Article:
It’s only a matter of time until your body is going to reach out and strangle you.

Here’s the ad I’d like to run:

Your body is a self-healing masterpiece. It is brilliantly equipped with natural self-repair mechanisms that fight infections, repair broken proteins, kill cancer cells and keep you in tip-top shape. The only thing that ever stops it from doing its job is your ridiculous belief that it is not your closest ally.

As Derren Brown, the popular British mentalist who just opened a one-man show at the Linda Gross Theater in Chelsea, “we are all trapped inside our own minds.”

In 2012 on a show called Fear and Faith, he cured dozens of people of everything from phobias to addictions with a powerful drug he called Rumyodin.

In reality, Rumyodin (an anagram for “your mind”) was a sugar pill but it worked because his “patients” believed it worked.

I was reminded of another powerful placebo story (you may recall the Placebo Experiment from E-Cubed) while watching Dr. Lissa Rankin’s video on the Hay House Summit. (If you haven’t already signed up for this free event, you have exactly one more week.) You can sign up at this link:

She told the story of a doctor who was assigned a patient who was literally days away from dying. The patient had tumors the size of oranges. But he’d heard about a new experimental drug and he begged his new doc to try it. Miraculously, the “wonder drug” he’d read about eliminated his tumor.

Several weeks later, however, reports hit the airwaves that this new drug was not as powerful as originally thought. The tumors returned. His doctor, by now savvy, gave his patient a placebo, telling him it was a stronger form of the drug and that the ineffective trials had been using too little of this powerful drug. Once again, the tumors from his stage 4 lymphoma began to disappear.

Finally, the FDA pronounced the drug ineffective and pulled it off the market. The patient, who had been rapidly recovering, died within a week.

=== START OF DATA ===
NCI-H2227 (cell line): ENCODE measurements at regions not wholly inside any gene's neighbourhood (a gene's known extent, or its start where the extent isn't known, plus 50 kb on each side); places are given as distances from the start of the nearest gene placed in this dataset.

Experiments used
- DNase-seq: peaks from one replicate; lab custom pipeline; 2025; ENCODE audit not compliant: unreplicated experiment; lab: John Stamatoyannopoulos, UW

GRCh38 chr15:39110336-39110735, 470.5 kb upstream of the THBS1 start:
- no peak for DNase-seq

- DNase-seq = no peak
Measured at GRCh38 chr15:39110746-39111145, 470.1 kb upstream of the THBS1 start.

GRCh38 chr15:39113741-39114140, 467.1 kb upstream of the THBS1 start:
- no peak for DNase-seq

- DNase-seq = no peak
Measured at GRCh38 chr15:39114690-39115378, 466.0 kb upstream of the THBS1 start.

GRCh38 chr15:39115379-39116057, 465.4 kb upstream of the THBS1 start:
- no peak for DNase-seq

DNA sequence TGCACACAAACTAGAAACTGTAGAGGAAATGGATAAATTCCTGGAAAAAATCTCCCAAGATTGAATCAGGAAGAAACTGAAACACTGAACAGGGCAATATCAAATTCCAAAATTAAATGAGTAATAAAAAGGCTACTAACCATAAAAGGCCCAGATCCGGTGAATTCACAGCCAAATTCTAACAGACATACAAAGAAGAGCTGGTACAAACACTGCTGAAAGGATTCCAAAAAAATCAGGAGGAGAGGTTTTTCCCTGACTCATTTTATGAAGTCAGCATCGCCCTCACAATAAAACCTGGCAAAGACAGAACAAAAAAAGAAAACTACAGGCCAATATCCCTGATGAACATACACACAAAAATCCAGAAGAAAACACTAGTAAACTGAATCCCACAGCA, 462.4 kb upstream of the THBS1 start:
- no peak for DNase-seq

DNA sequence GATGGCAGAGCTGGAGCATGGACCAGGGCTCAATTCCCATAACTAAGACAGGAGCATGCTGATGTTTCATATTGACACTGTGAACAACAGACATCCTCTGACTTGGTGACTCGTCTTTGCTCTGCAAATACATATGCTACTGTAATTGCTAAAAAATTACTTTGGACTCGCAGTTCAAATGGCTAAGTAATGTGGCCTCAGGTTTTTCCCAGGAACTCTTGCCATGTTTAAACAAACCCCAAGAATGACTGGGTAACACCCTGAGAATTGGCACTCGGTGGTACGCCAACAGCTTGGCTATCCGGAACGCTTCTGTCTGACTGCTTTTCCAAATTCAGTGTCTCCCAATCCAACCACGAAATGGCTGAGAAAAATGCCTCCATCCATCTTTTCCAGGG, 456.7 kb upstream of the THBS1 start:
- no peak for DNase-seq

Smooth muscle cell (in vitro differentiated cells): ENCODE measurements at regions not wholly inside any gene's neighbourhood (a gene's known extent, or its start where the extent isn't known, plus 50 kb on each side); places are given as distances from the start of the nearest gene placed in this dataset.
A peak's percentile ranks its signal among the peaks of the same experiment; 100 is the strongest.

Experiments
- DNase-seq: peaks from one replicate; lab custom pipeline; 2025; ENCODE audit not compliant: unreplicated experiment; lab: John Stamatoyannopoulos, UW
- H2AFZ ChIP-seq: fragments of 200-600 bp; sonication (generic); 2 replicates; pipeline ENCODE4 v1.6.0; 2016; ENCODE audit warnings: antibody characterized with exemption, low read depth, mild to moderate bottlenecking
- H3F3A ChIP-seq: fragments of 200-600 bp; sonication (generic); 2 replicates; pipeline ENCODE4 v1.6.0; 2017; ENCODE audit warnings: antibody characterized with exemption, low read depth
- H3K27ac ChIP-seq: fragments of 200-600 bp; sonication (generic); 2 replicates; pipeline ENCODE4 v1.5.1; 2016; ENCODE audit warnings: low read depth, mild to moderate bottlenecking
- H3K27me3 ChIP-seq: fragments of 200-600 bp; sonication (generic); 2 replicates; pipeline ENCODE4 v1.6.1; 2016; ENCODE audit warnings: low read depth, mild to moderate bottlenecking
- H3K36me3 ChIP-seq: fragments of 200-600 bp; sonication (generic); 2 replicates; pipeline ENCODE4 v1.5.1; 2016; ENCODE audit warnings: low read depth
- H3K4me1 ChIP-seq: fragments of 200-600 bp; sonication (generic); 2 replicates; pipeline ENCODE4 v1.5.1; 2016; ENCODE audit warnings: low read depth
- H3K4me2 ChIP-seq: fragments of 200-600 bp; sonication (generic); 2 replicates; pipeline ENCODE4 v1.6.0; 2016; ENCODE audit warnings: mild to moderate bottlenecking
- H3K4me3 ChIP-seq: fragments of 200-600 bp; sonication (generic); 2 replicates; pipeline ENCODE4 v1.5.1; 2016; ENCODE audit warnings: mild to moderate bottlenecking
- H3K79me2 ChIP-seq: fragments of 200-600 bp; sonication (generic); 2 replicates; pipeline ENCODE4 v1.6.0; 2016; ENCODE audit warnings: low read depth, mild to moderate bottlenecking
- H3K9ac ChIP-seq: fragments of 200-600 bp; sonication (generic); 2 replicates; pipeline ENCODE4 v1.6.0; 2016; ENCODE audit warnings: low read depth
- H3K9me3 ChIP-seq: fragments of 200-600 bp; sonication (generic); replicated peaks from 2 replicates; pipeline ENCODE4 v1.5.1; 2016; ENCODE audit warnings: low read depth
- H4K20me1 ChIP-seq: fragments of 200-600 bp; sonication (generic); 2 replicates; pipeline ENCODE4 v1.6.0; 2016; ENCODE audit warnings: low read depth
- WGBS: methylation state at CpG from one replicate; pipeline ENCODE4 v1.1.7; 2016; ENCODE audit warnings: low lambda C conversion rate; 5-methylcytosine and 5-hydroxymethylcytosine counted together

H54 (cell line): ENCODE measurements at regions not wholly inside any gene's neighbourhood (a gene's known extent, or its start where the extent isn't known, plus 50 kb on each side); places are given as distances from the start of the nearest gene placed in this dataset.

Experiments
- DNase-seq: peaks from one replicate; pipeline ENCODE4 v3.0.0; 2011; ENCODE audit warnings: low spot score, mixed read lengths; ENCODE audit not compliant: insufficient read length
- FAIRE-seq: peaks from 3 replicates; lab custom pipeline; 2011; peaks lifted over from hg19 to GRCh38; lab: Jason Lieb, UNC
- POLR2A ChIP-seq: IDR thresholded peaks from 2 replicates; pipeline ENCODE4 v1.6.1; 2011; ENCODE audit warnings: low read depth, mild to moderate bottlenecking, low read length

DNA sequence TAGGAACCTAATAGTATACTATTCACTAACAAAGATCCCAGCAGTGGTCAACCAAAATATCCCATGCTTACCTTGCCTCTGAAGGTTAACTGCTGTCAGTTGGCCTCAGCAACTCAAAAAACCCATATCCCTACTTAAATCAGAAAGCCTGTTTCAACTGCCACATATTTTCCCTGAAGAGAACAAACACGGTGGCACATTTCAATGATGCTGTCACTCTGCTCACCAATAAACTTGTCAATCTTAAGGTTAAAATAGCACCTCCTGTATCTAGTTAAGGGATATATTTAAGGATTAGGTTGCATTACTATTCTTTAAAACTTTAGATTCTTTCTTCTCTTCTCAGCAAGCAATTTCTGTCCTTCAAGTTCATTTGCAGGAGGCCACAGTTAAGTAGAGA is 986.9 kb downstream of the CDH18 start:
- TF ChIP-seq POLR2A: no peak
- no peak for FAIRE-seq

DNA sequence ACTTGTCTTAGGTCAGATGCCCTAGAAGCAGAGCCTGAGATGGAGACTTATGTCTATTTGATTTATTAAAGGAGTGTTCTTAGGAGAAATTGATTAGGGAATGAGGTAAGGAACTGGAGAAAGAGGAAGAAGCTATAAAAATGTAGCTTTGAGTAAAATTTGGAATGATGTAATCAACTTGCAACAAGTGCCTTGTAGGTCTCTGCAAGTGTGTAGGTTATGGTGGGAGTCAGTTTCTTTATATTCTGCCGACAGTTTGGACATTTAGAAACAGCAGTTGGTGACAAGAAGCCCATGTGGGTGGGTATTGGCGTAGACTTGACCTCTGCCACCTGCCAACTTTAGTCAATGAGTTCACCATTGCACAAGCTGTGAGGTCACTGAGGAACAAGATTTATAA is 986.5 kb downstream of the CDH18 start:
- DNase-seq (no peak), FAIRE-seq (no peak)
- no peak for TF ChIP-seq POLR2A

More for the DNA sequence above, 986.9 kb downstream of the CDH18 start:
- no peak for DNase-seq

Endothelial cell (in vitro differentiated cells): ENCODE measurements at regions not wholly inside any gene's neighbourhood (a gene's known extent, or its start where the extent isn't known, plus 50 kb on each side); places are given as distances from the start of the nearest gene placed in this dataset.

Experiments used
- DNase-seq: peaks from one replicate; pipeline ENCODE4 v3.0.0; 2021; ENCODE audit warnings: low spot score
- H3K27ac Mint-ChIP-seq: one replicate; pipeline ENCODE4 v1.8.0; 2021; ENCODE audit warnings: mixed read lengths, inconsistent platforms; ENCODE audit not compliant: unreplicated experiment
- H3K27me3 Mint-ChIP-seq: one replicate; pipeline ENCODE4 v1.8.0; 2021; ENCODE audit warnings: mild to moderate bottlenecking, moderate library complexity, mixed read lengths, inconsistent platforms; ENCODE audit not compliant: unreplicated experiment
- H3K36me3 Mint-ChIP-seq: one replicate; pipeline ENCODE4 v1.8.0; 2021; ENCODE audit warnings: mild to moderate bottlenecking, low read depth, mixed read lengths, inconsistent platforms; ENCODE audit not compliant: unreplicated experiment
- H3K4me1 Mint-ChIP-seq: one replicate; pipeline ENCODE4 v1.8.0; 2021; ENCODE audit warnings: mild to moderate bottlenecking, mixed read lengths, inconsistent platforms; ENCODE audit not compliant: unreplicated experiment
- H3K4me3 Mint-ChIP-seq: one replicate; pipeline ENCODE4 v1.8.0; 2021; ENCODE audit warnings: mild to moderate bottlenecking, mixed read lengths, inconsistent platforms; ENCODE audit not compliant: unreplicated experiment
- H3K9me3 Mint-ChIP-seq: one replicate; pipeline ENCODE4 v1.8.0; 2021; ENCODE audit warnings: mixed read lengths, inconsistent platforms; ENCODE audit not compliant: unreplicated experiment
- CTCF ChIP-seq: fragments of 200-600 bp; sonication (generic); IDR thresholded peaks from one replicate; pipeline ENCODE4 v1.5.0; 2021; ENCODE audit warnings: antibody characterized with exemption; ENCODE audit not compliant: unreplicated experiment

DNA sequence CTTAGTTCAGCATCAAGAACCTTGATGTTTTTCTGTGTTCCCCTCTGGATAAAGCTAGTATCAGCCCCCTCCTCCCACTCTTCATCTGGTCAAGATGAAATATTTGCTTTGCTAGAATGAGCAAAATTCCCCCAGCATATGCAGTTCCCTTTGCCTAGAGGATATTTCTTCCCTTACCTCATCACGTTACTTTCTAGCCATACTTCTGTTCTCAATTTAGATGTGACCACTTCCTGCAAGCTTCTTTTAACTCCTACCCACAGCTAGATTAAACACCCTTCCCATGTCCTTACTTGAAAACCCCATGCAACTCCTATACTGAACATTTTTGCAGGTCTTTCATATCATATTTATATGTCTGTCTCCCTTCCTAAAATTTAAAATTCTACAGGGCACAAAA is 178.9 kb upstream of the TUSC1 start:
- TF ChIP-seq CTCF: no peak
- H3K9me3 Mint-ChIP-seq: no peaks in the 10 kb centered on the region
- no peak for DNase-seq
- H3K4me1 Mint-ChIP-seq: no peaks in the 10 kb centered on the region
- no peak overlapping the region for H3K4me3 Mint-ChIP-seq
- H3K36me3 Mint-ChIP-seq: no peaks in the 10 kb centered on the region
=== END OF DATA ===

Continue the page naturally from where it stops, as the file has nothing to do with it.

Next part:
I could go on and on about how 79 percent of medical students develop the symptoms they’re studying. Or about the woman with a split personality who has diabetes in one of her personalities and normal sugar levels in the other.

But I’m not a doctor and would never dream of prescribing anything.

But I do know this:

We should teach our children that their bodies have self-healing superpowers.

And we should quit hexing ourselves by looking for disease.

‘And we should remember that if chimpanzees can lower their blood pressure at will, something Harvard doc, Herbert Benson, discovered in his research, there’s probably not much we CAN’T do to heal ourselves.

Pam Grout is the author of 18 books including E-Squared: 9 Do-it-Yourself Energy Experiments that Prove Your Thoughts Create Your Reality and the recently released, Thank and Grow Rich: a 30-day Experiment in Shameless Gratitude and Unabashed Joy.

Moving towards the “thing” that gives you goose bumps

“What I want in my life
is to be willing
to be dazzled—
to cast aside the weight of facts.”—Mary Oliver


The facts of the dominant paradigm insist you can never write a book, be a comedian, make it as an artist.

But facts are only placeholders until the higher truth emerges. That’s why it’s so important to keep moving towards the “thing” that gives you goose bumps.

Back in February, the Daily Show correspondent Hasan Minhaj gave a show at Liberty Hall in Lawrence, Kansas.

He told a touching story about his dream to be a comedian. He grew up in a small university town, was a nerd, a smart kid. He studied political science in college. But after seeing Chris Rock’s standup show, “Never Scared,” he got the goose bumps. It was the big one, the thing he wanted to do.